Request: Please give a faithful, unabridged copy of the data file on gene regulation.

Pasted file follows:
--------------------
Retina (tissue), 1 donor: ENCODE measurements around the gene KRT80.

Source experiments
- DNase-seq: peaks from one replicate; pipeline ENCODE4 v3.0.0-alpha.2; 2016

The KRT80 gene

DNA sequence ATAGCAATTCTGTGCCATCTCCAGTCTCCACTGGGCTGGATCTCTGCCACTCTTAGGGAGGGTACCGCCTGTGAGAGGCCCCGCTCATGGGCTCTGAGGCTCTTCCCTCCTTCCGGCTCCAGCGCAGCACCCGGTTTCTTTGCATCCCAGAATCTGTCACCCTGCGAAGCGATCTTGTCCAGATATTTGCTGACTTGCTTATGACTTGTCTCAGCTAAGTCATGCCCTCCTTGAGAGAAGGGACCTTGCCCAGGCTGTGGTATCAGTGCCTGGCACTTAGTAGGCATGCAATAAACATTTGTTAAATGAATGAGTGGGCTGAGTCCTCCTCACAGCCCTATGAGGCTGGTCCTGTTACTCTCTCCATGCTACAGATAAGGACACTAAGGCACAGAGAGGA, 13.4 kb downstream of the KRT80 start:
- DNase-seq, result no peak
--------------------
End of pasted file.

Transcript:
Retina (tissue), 1 donor: ENCODE measurements around the gene KRT80.

Source experiments
- DNase-seq: peaks from one replicate; pipeline ENCODE4 v3.0.0-alpha.2; 2016

The KRT80 gene

DNA sequence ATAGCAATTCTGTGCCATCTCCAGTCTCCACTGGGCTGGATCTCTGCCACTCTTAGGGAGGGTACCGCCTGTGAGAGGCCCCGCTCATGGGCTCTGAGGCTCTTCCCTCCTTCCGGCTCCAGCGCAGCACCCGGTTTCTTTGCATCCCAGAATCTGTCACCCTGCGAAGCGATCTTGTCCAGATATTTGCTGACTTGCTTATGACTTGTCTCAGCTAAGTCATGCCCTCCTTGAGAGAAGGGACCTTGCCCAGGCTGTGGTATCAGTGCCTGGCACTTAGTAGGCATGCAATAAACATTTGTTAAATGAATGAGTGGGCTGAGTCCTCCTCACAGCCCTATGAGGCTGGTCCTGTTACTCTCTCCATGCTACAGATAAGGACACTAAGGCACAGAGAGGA, 13.4 kb downstream of the KRT80 start:
- DNase-seq, result no peak